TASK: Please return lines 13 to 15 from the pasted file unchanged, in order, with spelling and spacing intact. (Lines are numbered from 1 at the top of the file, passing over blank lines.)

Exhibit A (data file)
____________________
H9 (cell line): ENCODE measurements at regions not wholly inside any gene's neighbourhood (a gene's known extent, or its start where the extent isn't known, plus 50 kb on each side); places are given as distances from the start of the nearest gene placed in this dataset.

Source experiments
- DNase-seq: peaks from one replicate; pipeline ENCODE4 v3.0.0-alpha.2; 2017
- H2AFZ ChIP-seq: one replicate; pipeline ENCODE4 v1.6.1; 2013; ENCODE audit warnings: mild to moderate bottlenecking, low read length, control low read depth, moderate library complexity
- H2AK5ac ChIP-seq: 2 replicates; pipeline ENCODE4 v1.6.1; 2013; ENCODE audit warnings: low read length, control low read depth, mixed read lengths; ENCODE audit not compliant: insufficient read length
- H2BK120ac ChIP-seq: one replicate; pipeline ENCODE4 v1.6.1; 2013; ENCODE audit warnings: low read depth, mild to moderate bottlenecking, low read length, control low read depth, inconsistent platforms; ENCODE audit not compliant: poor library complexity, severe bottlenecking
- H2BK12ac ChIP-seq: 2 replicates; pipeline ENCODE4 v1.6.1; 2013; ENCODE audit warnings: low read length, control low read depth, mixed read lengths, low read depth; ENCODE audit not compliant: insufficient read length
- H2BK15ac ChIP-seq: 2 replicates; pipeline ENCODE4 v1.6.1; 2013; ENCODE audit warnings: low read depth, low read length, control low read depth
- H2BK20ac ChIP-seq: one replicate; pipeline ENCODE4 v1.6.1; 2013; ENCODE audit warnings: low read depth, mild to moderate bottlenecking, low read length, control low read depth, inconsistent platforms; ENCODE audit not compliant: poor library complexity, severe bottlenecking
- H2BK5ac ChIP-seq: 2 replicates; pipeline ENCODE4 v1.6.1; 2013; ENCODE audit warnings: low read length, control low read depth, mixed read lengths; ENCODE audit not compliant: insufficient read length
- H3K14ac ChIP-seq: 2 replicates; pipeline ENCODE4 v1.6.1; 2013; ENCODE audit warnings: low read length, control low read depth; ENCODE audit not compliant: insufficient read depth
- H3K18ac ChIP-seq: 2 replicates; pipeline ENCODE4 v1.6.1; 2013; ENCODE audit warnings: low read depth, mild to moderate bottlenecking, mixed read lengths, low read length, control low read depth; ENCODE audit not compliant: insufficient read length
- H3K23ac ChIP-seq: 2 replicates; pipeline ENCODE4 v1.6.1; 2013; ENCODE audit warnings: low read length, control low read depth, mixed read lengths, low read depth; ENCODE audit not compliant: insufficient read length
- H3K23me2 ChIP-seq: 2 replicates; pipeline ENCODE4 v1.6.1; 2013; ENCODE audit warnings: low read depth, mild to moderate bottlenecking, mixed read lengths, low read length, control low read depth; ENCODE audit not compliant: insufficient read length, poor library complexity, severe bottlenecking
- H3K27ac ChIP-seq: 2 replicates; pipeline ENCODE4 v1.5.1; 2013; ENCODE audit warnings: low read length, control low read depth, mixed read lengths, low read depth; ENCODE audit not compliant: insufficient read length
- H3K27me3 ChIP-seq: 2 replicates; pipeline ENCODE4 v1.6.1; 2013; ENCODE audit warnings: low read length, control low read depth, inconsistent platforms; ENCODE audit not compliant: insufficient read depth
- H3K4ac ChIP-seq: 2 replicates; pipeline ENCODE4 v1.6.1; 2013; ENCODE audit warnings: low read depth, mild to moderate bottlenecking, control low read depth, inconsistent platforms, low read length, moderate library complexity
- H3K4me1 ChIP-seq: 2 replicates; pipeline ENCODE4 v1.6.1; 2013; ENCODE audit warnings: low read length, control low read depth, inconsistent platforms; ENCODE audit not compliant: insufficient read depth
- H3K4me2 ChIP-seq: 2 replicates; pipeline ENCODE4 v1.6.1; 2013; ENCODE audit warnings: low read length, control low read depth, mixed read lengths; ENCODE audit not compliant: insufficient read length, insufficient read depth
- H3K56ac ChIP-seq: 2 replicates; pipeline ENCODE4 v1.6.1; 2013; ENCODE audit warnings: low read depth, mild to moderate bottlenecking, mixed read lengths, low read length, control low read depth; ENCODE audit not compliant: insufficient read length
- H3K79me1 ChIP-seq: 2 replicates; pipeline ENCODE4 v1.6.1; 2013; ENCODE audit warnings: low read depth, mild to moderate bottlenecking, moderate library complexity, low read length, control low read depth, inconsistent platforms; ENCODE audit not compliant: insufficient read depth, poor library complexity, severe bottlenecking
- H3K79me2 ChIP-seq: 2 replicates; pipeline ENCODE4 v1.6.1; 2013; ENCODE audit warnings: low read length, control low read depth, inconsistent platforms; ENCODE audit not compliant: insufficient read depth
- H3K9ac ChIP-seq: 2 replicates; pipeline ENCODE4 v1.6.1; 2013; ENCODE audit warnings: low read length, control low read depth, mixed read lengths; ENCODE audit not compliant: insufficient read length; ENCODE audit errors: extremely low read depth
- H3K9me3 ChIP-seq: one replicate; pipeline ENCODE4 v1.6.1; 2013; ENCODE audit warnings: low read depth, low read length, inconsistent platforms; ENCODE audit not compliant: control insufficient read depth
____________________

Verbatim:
- H3K23ac ChIP-seq: 2 replicates; pipeline ENCODE4 v1.6.1; 2013; ENCODE audit warnings: low read length, control low read depth, mixed read lengths, low read depth; ENCODE audit not compliant: insufficient read length
- H3K23me2 ChIP-seq: 2 replicates; pipeline ENCODE4 v1.6.1; 2013; ENCODE audit warnings: low read depth, mild to moderate bottlenecking, mixed read lengths, low read length, control low read depth; ENCODE audit not compliant: insufficient read length, poor library complexity, severe bottlenecking
- H3K27ac ChIP-seq: 2 replicates; pipeline ENCODE4 v1.5.1; 2013; ENCODE audit warnings: low read length, control low read depth, mixed read lengths, low read depth; ENCODE audit not compliant: insufficient read length